"Great, when and how much would the policy be"? Then the bomb exploded.

"You said Honduras,"?

"Yes, Honduras and the Bay Islands, specifically the island of Roatan."

"Oh…Aaa, we can't ensure that area at this time".

"Why I asked with a puzzled voice tilting on anger"?

"Because the President of Honduras is going to war with his cousin in Guatemala over another banana deal."

"What the hell are you talking about"?

"Yes, just this morning it hit the wires. Sorry, it is unfortunate, but that is the way it is in most of those third world countries. You, can always try back in a year"?

"I don't have another year. My purchase agreement won't stretch that far. Isn't there anything you can do to help"? All the wind was quickly going out of my sails.

"Sorry, sir, you can try back in a year."

That was it — my entire two years of work a bust. Annie was relieved but did not let on. She never wanted to home school the kids down there and felt the island was just too primitive. She was probably right. I just ran over the last high hurdle and fell on my ass. I finally understood God's answer. That would be a no.

My tycoon, 7-up bottling plant and resort ideas now retired and my law career and ops career ended, I needed something to take its place. Why not something easy, like being a top finance manager at a very busy auto dealer. I had never done that before either but remember I am a fast on the job learner. The great pretender, until I learned it. Or, that of being a top-end mortgage broker and realtor? I loved being in my own business, but then the health issues kept plaguing me.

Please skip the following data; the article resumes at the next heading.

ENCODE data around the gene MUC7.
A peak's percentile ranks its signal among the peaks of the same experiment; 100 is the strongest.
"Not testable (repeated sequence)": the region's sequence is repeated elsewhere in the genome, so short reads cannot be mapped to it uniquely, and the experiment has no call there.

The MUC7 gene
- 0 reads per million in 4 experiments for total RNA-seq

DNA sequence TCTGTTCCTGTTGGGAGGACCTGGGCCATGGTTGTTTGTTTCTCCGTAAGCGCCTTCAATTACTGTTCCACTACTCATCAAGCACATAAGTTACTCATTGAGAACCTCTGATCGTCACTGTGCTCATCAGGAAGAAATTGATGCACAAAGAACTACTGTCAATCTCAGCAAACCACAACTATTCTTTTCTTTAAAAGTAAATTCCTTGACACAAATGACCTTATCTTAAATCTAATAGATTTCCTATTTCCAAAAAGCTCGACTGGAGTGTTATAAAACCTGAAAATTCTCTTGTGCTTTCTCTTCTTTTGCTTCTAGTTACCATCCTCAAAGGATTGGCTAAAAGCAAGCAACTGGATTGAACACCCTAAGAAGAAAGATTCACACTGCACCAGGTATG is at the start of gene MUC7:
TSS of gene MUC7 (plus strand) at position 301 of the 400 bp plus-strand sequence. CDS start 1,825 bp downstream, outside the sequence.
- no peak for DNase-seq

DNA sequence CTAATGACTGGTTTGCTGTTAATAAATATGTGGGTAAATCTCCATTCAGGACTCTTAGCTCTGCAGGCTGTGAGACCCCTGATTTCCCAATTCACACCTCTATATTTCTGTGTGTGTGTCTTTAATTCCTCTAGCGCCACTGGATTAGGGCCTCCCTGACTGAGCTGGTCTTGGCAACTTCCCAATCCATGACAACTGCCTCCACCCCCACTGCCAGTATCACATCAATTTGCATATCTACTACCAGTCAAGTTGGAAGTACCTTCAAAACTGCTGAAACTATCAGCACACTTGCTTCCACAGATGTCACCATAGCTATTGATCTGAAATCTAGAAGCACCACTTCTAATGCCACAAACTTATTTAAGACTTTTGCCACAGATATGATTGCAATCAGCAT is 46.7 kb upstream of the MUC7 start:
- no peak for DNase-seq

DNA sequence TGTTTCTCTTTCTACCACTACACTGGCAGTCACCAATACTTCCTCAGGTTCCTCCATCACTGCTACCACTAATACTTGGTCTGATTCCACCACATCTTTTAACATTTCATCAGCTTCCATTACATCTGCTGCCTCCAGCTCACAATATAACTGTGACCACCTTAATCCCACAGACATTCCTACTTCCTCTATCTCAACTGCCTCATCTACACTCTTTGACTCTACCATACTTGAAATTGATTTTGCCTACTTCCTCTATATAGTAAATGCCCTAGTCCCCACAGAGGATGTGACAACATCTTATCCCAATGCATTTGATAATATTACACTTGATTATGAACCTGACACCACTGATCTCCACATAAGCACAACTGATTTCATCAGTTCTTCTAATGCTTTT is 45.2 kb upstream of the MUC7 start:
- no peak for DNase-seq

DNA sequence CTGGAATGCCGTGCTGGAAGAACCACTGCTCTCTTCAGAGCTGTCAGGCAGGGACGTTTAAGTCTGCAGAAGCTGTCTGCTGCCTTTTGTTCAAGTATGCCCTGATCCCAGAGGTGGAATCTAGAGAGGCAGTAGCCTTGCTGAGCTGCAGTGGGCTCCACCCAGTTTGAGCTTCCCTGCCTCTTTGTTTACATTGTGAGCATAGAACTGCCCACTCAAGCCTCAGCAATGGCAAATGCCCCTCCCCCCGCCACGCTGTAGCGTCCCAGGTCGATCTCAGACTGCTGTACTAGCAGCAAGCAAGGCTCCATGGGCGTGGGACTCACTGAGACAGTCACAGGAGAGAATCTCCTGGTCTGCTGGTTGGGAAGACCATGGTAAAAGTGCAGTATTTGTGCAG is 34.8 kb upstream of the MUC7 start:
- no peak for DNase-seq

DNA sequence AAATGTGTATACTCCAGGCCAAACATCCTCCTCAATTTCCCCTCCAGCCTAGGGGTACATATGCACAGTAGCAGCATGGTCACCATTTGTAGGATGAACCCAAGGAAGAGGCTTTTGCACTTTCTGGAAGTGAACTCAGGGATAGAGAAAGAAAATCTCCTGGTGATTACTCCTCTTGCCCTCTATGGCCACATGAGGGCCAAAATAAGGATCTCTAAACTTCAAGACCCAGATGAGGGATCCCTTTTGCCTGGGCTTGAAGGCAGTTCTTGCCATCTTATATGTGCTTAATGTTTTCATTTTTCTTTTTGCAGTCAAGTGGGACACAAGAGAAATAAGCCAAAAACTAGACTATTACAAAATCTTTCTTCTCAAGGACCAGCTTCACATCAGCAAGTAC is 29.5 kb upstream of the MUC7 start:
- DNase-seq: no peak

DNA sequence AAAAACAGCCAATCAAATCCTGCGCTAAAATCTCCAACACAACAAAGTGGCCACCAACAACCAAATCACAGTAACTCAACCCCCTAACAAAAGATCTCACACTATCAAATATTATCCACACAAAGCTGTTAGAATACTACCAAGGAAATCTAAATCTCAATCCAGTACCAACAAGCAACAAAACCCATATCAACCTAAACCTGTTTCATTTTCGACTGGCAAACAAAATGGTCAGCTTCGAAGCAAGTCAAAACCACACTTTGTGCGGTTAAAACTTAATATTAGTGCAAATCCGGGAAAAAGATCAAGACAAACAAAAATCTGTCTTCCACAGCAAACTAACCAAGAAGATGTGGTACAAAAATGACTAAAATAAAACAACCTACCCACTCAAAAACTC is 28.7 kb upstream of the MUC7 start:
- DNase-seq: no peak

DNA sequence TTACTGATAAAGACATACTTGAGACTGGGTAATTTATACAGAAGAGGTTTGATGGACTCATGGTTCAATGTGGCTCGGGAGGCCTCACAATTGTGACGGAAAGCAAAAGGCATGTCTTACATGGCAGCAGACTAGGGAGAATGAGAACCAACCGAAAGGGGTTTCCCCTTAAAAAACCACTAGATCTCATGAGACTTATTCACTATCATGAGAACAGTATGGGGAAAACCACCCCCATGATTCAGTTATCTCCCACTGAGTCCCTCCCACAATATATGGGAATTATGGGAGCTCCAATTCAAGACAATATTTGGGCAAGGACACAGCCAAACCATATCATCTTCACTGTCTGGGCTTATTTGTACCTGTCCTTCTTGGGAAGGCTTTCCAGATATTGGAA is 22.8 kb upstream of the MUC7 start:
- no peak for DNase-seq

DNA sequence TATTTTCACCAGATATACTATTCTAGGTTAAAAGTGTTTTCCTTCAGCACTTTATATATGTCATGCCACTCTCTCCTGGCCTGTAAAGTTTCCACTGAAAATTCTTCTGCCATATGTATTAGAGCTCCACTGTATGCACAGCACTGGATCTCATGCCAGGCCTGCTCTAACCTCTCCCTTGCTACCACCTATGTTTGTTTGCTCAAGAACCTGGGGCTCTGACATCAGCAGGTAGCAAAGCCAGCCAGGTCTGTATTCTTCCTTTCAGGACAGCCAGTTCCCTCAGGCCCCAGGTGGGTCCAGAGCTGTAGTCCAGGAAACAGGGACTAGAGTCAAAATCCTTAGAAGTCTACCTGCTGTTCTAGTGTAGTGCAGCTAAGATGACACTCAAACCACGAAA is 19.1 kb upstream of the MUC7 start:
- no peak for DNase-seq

I was exhausted beyond my limitations. Migraine headaches started to invade and blossom in my head. Was this something left over from the chemical mace accident, or handling dead bodies in Berlin? Or to much salt water up the nose while diving in Roatan?

I noticed that I had limited breath and again, unable to finish simple tasks. But I pushed on as best I could because I enjoyed what I was doing.

Then one day in 2013, Annie and I heard a hard knock on our front door. A couple was standing there announcing to me on a Sunday morning, that they wanted to buy our home.

"You do realize that we don't have a for sale sign up anywhere, don't you"?

"Yes, but we want to buy your home. Plus, you can stay in it free for three months, because we don't want you stressed over anything. Take everything you want because we will be building on and doing a complete remodel".

"Well, Thank You, but we are not for sale".